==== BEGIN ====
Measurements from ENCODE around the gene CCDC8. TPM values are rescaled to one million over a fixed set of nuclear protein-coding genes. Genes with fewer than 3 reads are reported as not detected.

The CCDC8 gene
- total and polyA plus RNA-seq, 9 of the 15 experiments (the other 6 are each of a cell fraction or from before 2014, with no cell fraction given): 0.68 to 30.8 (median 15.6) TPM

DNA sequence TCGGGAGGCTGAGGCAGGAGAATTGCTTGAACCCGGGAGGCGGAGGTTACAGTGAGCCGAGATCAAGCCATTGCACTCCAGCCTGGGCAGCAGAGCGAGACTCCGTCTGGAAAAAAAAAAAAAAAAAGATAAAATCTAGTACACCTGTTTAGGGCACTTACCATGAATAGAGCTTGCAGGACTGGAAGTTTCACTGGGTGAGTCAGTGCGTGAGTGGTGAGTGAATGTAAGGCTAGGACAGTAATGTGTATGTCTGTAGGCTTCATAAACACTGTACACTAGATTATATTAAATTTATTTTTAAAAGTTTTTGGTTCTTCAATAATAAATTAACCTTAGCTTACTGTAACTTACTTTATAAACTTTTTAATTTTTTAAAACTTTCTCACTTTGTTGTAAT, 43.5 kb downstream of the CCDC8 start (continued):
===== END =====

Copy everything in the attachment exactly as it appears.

Measurements from ENCODE around the gene CCDC8. TPM values are rescaled to one million over a fixed set of nuclear protein-coding genes. Genes with fewer than 3 reads are reported as not detected.

The CCDC8 gene
- total and polyA plus RNA-seq, 9 of the 15 experiments (the other 6 are each of a cell fraction or from before 2014, with no cell fraction given): 0.68 to 30.8 (median 15.6) TPM

DNA sequence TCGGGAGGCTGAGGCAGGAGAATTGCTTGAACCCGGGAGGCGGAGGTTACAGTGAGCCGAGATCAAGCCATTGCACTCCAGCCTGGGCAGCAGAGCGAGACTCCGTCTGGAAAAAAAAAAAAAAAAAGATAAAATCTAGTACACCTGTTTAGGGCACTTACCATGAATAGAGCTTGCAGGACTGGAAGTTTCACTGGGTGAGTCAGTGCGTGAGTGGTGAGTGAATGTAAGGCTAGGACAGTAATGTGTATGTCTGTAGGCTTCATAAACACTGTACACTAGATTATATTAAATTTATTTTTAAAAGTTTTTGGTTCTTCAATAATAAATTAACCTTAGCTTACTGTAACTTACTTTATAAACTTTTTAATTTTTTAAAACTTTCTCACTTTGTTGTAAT, 43.5 kb downstream of the CCDC8 start (continued):